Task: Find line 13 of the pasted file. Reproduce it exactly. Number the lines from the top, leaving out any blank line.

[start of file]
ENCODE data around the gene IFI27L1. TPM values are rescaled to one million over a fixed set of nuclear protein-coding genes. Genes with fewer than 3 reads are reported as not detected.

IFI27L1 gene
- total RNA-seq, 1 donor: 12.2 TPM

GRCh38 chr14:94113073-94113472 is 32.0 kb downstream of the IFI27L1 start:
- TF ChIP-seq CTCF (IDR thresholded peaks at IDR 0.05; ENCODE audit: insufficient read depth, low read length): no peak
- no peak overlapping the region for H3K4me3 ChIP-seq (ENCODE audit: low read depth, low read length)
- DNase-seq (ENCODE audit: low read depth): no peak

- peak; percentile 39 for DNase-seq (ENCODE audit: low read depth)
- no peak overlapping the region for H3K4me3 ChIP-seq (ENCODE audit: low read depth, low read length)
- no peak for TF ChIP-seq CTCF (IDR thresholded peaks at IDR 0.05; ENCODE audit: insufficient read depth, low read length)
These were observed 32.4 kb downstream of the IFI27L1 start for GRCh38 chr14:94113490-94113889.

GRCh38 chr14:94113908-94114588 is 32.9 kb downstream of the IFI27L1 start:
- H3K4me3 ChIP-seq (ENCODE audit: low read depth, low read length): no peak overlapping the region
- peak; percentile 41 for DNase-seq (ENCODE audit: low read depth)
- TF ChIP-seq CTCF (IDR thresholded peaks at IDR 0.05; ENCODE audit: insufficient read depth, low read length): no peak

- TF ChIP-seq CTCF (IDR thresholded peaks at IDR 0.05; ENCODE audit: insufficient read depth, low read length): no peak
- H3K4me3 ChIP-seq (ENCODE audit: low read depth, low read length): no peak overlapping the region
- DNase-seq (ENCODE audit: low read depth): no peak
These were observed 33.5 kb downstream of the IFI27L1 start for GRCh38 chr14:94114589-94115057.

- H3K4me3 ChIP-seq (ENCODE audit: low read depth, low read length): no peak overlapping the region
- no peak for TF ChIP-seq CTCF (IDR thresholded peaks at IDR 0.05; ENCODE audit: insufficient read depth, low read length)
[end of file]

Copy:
- H3K4me3 ChIP-seq (ENCODE audit: low read depth, low read length): no peak overlapping the region